Membership in the various colleges of priests was usually an honor offered to members of politically powerful or wealthy families. Introduction The College of Pontiffs was a body of the ancient Roman state whose members were the highest-ranking priests of the state religion. The college consisted of the Pontifex Maximus and the other pontifices, the[…]

Keeping Warm in Ancient Rome

Hot drinks and early bedtimes were key to a comfortable winter. Images of Italy and the Mediterranean generally include bright sun shining on sparkling water and dusty groves of olive trees. In fact, according to Marcus Vitruvius Pollio, who wrote a 10-volume treatise on architecture in the first century, “Divine providence has so ordered it that[…]

A Trail in the Moselle Valley, Ancient Roman Wine Country

The Moselle River owes its name to the Romans, who called it Mosella or ‘little Meuse’. Introduction The Moselle Valley is Germany’s oldest winegrowing region. The Romans brought viticulture to this area and planted vines along the Moselle River 2000 years ago. After settling the region c. 50 BCE and establishing the city of Trier (Augusta Treverorum) in[…]

Milo and Cicero’s ‘Pro Milone’: Chaos and Mob Violence in Ancient Rome

Milo organized bands of armed slaves, hired thugs, and gladiators in opposition to Clodius. Introduction Titus Annius Milo Papianus (died 48 BC) was a Roman political agitator. The son of Gaius Papius Celsus, he was adopted by his maternal grandfather, Titus Annius Luscus. In 52 BC, he was prosecuted for the murder of Publius Clodius[…]

‘Passionate Desire’: Cupid in Classical Mythology

Cupid is a minor character who serves mostly to set the plot in motion. Introduction In classical mythology, Cupid, meaning “passionate desire”, is the god of desire, erotic love, attraction and affection. He is often portrayed as the son of the love goddess Venus and the god of war Mars. He is also known in[…]

Rome’s Venus Was Not Your Regular Greek Aphrodite

Ancient Rome’s Venus had many abilities beyond the Greek Aphrodite. By Brittany Garcia Introduction In Roman mythology, Venus was the goddess of love, sex, beauty, and fertility. She was the Roman counterpart to the Greek Aphrodite. However, Roman Venus had many abilities beyond the Greek Aphrodite; she was a goddess of victory, fertility, and even[…]

I’m Your Venus: Examining the Ancient Roman Goddess of Love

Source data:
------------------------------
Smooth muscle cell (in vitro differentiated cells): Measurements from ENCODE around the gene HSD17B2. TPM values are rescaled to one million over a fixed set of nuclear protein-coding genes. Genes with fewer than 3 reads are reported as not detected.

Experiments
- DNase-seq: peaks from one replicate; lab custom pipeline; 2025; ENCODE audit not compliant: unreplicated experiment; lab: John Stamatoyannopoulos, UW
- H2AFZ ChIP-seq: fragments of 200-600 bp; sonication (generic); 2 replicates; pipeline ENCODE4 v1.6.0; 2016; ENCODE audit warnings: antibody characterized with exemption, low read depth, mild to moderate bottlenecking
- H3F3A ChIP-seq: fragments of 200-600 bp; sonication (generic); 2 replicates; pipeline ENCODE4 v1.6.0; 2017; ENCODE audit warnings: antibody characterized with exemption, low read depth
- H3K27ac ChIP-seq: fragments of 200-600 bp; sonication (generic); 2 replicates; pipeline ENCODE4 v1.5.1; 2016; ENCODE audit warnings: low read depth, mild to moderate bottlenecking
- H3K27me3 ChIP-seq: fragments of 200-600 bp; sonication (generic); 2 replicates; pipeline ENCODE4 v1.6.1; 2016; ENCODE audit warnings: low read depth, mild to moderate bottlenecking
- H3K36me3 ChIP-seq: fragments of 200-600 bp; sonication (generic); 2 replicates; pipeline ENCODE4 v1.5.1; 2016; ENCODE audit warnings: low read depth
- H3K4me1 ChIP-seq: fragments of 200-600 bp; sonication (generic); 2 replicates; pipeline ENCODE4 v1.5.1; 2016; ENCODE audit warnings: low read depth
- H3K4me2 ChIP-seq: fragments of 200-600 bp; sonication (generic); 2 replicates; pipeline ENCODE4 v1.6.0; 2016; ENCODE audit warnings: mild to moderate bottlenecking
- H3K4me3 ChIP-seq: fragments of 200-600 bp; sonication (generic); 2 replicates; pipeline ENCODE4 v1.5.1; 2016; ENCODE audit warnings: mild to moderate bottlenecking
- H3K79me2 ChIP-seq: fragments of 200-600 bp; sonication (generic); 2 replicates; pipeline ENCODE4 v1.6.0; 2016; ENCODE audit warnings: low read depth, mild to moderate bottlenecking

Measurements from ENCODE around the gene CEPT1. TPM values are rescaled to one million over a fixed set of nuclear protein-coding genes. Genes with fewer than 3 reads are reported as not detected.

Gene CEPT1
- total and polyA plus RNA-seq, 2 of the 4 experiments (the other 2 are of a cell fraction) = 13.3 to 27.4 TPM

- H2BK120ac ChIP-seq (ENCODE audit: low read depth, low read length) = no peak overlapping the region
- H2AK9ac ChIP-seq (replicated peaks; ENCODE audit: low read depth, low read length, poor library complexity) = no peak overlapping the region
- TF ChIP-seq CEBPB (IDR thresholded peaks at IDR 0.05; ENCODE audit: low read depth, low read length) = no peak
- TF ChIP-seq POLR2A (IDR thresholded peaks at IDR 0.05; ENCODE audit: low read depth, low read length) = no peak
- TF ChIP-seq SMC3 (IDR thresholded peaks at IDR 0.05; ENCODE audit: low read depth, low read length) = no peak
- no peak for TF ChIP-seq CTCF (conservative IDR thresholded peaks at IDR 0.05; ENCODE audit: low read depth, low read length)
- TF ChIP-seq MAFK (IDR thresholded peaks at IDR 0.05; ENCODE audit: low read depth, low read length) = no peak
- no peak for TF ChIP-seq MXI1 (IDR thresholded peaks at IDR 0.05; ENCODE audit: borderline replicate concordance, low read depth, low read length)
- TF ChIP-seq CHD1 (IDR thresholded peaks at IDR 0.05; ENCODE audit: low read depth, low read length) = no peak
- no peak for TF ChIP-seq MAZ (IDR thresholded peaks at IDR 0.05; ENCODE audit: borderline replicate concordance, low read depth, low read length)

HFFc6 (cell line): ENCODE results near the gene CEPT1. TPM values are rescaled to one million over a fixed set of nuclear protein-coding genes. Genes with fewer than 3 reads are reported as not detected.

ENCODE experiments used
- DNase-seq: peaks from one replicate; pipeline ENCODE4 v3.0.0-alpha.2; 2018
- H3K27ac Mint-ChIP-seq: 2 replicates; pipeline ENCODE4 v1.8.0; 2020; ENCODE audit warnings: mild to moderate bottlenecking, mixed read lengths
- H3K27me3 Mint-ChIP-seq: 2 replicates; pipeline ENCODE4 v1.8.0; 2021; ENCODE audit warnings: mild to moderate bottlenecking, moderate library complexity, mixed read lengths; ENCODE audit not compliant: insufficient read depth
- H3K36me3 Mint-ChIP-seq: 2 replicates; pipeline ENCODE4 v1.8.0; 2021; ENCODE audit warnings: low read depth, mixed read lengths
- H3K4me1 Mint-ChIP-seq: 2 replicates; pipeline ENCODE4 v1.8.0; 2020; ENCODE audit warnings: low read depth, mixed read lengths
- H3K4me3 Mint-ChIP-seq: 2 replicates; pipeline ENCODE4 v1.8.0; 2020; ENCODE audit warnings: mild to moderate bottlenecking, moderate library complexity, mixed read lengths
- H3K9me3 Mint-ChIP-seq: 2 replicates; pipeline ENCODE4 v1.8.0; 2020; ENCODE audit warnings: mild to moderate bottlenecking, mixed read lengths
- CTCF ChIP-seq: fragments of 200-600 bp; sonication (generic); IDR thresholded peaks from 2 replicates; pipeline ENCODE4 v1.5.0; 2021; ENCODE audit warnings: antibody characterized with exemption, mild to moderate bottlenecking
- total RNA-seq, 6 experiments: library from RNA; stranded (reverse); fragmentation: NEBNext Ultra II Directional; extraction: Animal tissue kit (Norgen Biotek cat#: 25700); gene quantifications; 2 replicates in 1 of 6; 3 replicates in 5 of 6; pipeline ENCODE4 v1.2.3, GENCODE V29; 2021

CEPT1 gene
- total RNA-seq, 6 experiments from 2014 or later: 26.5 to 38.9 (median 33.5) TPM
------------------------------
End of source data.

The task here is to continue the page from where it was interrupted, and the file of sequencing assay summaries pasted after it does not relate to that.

Venus has been described as perhaps “the most original creation of the Roman pantheon”. Introduction Venus is a Roman goddess, whose functions encompassed love, beauty, desire, sex, fertility, prosperity and victory. In Roman mythology, she was the ancestor of the Roman people through her son, Aeneas, who survived the fall of Troy and fled to[…]

‘Avenger’: The Temple of Mars Ultor in Ancient Rome

The Temple defined the authority of the new ideology of the rising Augustan empire. The Temple of Mars Ultor was an octastyle sanctuary created with the Corinthian order in Ancient Rome. The construction has been completed in 2 BC but the project of Augustus stems from the victory obtained by the battle of Philippi in[…]

Herakles Victor and the Temple of Portunus in Ancient Rome

This small temple is a rare surviving example from the Roman Republic. It is both innovative and traditional. Introduction The Temple of Portunus is a well preserved late second or early first century B.C.E. rectangular temple in Rome, Italy. Its dedication to the God Portunus—a divinity associated with livestock, keys, and harbors—is fitting given the[…]

Stilicho: The Ancient Roman Military Commander and the Fall of the West

Some historians point to Stilicho’s ambition and blame him in part for the fall of the Western Roman Empire. Introduction Flavius Stilicho (365-408 CE) was a Roman army commander, who rose in the ranks under the reign of Roman emperor Theodosius I (r. 378-395 CE) and eventually became the regent to his son Honorius (r. 395-423 CE).[…]

Quintus Caepio: Disgraced Roman General at the Battle of Arausio, 105 BCE

Roman losses are described as being up to 80,000 troops as well as another 40,000 auxiliary troops (allies) and servants. Quintus Servilius Caepio Overview Quintus Servilius Caepio was a Roman statesman and general, consul in 106 BC, and proconsul of Cisalpine Gaul in 105 BC. He was the father of Quintus Servilius Caepio and the[…]